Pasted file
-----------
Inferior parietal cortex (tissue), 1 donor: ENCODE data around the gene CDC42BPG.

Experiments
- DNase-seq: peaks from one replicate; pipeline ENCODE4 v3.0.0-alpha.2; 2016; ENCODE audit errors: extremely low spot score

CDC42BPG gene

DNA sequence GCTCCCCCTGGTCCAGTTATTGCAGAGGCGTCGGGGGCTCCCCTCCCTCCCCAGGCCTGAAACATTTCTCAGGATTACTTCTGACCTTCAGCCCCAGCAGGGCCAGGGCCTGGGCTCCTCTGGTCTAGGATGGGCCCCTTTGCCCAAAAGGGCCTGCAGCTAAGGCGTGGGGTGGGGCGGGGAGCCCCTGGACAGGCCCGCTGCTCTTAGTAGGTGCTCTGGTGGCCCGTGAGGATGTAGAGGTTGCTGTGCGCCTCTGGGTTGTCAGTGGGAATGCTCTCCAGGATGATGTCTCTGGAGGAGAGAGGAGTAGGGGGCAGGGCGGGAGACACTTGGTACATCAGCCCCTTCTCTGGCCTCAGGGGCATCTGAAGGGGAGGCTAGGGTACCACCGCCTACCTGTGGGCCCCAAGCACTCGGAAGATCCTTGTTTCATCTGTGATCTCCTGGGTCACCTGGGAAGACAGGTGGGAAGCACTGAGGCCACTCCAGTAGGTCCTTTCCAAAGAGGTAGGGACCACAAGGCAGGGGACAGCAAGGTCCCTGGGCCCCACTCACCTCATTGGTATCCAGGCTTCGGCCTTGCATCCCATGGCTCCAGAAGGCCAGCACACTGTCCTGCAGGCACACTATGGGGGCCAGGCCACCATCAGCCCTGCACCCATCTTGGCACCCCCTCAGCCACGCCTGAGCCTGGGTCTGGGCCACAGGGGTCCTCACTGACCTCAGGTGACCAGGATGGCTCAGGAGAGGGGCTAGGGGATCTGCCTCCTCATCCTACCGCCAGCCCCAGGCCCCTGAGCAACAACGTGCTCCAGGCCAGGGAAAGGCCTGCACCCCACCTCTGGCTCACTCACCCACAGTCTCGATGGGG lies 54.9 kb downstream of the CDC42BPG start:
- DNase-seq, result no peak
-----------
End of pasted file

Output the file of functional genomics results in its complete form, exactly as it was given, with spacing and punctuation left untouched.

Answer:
Inferior parietal cortex (tissue), 1 donor: ENCODE data around the gene CDC42BPG.

Experiments
- DNase-seq: peaks from one replicate; pipeline ENCODE4 v3.0.0-alpha.2; 2016; ENCODE audit errors: extremely low spot score

CDC42BPG gene

DNA sequence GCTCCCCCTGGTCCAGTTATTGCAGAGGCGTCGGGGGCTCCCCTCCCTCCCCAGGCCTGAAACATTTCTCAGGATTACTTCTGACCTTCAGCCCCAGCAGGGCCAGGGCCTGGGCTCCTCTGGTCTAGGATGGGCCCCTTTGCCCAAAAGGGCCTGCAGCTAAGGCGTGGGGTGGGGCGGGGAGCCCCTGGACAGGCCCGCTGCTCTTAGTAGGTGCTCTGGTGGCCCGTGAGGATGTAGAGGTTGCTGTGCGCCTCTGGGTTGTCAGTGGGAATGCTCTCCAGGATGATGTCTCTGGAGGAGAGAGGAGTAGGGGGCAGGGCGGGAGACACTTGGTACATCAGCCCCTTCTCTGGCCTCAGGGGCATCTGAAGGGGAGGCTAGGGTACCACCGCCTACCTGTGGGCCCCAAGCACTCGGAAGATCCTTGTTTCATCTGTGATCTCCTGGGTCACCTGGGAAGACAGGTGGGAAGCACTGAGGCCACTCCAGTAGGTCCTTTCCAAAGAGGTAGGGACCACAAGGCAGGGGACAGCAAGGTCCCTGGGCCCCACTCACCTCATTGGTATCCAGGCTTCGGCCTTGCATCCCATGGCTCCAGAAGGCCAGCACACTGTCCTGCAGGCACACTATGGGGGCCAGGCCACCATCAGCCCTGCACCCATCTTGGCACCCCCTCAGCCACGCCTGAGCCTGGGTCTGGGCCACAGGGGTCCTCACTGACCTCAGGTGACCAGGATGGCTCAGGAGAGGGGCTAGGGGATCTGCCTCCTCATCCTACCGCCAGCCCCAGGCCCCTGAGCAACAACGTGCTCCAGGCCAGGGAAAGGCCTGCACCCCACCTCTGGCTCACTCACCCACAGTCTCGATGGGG lies 54.9 kb downstream of the CDC42BPG start:
- DNase-seq, result no peak